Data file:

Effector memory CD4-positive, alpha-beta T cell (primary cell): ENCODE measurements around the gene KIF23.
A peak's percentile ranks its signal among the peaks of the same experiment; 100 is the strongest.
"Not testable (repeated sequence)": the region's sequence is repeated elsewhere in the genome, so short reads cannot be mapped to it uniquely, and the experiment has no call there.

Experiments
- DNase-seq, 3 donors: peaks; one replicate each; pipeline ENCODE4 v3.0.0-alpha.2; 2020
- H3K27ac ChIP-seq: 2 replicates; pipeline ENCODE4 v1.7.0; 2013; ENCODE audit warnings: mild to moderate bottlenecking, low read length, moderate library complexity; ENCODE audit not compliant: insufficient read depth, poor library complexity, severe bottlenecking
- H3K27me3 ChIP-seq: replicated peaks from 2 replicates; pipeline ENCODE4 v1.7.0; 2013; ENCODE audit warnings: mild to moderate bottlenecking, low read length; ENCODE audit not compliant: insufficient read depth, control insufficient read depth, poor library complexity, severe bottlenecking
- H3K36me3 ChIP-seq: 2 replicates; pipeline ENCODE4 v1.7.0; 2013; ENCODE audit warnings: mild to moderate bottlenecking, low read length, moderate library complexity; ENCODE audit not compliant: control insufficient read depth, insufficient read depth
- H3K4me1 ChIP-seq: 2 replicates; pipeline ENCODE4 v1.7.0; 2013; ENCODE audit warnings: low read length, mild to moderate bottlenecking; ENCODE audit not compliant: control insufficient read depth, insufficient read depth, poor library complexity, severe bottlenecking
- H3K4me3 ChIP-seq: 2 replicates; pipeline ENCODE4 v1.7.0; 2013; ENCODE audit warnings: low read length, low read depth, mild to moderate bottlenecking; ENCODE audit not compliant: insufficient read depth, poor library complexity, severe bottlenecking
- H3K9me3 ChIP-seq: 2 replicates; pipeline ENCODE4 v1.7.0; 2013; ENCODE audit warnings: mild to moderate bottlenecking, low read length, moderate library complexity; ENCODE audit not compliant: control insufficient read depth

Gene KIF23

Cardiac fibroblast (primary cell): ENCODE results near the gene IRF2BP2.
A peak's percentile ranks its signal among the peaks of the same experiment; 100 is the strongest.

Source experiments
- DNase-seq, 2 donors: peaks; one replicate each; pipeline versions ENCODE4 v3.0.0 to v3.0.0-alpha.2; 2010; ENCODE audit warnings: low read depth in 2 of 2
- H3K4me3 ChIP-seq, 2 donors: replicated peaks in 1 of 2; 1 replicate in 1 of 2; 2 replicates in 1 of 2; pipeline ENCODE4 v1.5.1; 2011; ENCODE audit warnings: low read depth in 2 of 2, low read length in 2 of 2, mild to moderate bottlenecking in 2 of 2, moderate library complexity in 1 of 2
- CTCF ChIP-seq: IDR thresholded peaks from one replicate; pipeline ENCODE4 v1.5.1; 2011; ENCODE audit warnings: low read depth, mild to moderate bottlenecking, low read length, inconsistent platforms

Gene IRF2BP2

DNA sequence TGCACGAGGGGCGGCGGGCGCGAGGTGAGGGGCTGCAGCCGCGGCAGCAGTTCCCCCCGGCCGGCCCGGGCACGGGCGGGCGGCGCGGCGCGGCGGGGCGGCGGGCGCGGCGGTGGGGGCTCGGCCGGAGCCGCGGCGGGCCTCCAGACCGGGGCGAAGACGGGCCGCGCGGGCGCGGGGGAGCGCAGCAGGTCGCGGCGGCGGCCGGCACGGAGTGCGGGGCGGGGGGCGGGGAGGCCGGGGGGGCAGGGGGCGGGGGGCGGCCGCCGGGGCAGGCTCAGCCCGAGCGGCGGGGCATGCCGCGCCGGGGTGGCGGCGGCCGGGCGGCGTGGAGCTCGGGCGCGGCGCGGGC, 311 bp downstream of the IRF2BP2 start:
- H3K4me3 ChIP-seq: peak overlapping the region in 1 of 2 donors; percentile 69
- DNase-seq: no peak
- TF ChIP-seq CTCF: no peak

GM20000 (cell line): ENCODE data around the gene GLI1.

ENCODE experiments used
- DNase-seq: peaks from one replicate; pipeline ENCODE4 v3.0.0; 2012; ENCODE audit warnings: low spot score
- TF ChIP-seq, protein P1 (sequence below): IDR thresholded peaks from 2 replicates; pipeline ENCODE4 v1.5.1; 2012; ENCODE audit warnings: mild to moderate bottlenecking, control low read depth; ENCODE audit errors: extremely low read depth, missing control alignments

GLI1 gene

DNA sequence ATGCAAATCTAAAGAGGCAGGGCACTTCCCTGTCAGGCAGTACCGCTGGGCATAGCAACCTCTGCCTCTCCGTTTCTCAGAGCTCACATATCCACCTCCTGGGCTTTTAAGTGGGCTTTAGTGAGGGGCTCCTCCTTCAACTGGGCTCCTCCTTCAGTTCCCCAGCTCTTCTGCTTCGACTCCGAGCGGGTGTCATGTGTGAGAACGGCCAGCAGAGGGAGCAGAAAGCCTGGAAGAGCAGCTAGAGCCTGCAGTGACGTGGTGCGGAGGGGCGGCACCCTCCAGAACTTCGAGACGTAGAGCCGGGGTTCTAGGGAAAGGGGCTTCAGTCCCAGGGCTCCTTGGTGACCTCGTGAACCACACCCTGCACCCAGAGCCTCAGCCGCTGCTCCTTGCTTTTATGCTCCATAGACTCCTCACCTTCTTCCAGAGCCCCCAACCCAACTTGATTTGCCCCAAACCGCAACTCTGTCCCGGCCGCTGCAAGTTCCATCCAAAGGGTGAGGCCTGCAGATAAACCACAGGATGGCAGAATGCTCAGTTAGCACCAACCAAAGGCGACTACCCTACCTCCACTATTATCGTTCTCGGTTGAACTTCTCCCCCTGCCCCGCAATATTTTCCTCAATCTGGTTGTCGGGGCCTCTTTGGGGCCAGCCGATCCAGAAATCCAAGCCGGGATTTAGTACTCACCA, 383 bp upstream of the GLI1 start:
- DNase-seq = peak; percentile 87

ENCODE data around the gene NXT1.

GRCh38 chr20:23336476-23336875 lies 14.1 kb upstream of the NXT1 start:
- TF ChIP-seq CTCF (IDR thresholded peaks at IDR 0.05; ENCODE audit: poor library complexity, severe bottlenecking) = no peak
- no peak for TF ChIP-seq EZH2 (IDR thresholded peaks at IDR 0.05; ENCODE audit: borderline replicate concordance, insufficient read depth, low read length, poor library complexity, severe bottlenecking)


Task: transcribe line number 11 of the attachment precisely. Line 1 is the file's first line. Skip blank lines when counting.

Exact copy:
- H3K9me3 ChIP-seq: 2 replicates; pipeline ENCODE4 v1.7.0; 2013; ENCODE audit warnings: mild to moderate bottlenecking, low read length, moderate library complexity; ENCODE audit not compliant: control insufficient read depth